Russia’s Alexander Povetkin had a lot to deal with when he was in the ring challenging for Wladimir Klitschko’s collection of heavyweight titles. The Olympic gold medallist had to cope with Wladimir’s significant advantages in height, reach, weight and physical strength, and Povetkin also had to do his best to come to terms with “Dr. Steel Hammer’s” punching power. To add to these problems, Povetkin had to deal with the champ’s excessive holding, grappling and pushing – these three elements of Klitschko’s game prompting some people to feel the king should have been removed from his throne via disqualification.
But despite all this, Povetkin has called for a rematch with Klitschko. Speaking to The Moscow News today, Povetkin, 26-1(18) said he feels he can improve on last Saturday’s ultimately bruising and frustrating performance.
“I’m not frightened and I’m going to set my sights on meeting him again,” Povetkin said of Wladimir. “Tactically, Wladimir beat me, but I definitely never gave up mentally or physically. At that moment, he was stronger. I’ll take the correct conclusions from it, especially in terms of tactics.”
Klitschko, according to The Moscow News piece, has refused to rule out a rematch but has said that it would likely take time due to his other alphabelt mandatory obligations. This actually comes as good news to all fight fans who remember the great heavyweight title bouts of yesteryear. For surely even the most ardent Klitschko supporter is very hard-pressed to be able to come up with a defence for Wladimir’s latest performance. Yes, the 37-year-old long reigning champ got the job done, once again, by using his physical advantages and yes, he’d be a fool not to use his strength to close down a dangerous, game challenger like Povetkin. But in no way was Saturday’s fight exciting, memorable (except for all the wrong reasons – and let’s face it, Saturday’s fight was almost as bad as Wlad’s God-awful “fight” with Sultan Ibragimov all those years ago!) or a display of greatness from Wladimir.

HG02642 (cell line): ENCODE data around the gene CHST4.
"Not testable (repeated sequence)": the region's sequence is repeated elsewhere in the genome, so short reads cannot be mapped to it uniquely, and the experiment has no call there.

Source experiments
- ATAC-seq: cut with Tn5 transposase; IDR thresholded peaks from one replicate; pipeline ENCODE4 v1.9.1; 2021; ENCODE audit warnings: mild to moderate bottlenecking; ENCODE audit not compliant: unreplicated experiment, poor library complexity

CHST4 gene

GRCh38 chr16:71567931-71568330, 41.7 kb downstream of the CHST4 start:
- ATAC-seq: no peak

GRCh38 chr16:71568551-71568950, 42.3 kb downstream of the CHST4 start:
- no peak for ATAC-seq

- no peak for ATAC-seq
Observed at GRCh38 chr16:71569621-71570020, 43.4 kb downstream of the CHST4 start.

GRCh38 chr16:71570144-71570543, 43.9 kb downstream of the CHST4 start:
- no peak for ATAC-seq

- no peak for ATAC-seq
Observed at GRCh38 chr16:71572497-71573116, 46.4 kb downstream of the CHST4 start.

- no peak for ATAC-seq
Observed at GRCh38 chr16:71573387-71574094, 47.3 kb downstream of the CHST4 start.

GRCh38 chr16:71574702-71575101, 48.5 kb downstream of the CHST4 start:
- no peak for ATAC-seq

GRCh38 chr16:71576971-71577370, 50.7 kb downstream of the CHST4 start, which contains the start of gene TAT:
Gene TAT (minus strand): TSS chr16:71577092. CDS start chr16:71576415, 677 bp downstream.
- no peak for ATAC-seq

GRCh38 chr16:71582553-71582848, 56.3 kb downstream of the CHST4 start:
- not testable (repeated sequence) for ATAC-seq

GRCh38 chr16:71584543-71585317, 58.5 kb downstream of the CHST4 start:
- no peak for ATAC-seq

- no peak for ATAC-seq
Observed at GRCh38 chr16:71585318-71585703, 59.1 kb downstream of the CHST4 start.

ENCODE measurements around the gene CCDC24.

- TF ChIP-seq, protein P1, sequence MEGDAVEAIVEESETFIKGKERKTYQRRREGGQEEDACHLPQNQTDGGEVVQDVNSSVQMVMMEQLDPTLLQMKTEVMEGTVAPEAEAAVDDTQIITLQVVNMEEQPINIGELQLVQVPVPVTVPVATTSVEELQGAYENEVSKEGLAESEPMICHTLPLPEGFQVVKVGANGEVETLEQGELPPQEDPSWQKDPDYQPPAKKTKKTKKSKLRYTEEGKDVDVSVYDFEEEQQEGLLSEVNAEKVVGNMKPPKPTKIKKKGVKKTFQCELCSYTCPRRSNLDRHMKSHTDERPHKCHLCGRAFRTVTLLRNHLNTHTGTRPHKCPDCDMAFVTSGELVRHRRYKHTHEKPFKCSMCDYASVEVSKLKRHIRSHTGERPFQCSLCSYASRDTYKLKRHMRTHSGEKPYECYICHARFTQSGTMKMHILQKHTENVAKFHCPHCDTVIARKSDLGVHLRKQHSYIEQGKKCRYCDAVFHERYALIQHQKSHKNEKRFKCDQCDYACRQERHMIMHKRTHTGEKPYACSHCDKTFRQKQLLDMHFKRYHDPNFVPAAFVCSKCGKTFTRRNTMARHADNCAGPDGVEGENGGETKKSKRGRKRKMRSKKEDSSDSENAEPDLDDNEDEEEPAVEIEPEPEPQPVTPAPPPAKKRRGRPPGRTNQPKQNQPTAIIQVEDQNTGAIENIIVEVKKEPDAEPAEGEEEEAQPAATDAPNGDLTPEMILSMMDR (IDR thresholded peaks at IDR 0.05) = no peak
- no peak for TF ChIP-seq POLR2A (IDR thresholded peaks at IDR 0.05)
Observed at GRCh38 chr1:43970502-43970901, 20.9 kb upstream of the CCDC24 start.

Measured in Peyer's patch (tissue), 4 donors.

The holding was simply terrible and stern warnings should definitely have been issued by the referee long before a point was taken away from Klitschko late in the fight. Povetkin, as “small” as he is in comparison to the towering champion, had no chance against Wladimir’s octopus impression. And what makes anyone, Povetkin included, think a rematch would be any different? Past fighters, all talented in different areas, have tried in vane to prevent Klitschko from grabbing, holding and leaning on and they have all been unsuccessful. Since learning painful lessons in his losing fights with Corrie Sanders and Lamon Brewster, Klitschko the cautious has proved darn near invincible.
Povetkin and his team can put their heads together and try and think of all the game-plans they can, but the fact is simple: the sheer physical strength of the taller, bigger champion will make it impossible for Povetkin to keep himself from being tied up each and every time Klitschko wants to put his weight on him, bend him over and manhandle him. A different, stricter referee might give Klitschko a few problems, but would any official go as far as to DQ the champ? No way. Therefore, if a Klitschko-Povetkin II does materialise, we can pretty much expect the exact same thing we witnessed four days ago. And that would in no way be a good thing for the one-time glamour division of our sport.
The question is worth asking though, who is there out there who CAN do something about Klitschko’s tediously effective way of fighting? Would the raw power of Deontay Wilder manage to break through the champ’s monotonous jab, right hand, clinch, lean, hold routine? How about the sheer self belief and physical roughness of Tyson Fury?
Aside from these two, who else is there that can shake things up and return the thrill to world heavyweight title fights!?